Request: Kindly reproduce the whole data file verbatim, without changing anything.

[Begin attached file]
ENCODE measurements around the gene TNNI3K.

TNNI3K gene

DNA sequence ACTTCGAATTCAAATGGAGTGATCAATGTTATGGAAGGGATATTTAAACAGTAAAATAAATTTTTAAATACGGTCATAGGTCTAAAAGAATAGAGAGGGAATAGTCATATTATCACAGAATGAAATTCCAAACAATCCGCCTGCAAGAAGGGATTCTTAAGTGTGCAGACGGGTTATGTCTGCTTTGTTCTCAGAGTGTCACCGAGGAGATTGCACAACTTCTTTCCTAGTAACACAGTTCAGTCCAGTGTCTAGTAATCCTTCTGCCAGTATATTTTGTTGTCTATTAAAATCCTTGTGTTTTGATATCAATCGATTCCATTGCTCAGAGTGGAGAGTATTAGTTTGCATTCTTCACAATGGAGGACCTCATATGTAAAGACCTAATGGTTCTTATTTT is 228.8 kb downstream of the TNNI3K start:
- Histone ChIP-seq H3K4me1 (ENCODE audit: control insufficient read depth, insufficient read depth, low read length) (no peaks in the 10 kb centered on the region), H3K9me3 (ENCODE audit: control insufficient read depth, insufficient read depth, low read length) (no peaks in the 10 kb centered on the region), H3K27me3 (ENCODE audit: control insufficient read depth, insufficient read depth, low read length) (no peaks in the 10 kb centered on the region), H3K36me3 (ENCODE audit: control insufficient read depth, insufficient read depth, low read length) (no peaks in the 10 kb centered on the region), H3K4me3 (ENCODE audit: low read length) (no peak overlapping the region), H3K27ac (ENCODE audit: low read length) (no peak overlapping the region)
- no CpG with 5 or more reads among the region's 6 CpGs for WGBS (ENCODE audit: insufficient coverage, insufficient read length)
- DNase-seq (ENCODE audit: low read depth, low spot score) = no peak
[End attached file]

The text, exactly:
ENCODE measurements around the gene TNNI3K.

TNNI3K gene

DNA sequence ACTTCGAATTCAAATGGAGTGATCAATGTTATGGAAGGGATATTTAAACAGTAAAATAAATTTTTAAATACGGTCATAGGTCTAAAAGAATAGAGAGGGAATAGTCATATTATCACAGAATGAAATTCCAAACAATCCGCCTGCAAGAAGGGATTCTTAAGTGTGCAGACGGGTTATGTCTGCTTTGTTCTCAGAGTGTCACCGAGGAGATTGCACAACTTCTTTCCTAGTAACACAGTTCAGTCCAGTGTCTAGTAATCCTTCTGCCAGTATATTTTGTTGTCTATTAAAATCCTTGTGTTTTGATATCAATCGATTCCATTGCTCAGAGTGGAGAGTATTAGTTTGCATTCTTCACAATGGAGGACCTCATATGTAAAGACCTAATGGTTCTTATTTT is 228.8 kb downstream of the TNNI3K start:
- Histone ChIP-seq H3K4me1 (ENCODE audit: control insufficient read depth, insufficient read depth, low read length) (no peaks in the 10 kb centered on the region), H3K9me3 (ENCODE audit: control insufficient read depth, insufficient read depth, low read length) (no peaks in the 10 kb centered on the region), H3K27me3 (ENCODE audit: control insufficient read depth, insufficient read depth, low read length) (no peaks in the 10 kb centered on the region), H3K36me3 (ENCODE audit: control insufficient read depth, insufficient read depth, low read length) (no peaks in the 10 kb centered on the region), H3K4me3 (ENCODE audit: low read length) (no peak overlapping the region), H3K27ac (ENCODE audit: low read length) (no peak overlapping the region)
- no CpG with 5 or more reads among the region's 6 CpGs for WGBS (ENCODE audit: insufficient coverage, insufficient read length)
- DNase-seq (ENCODE audit: low read depth, low spot score) = no peak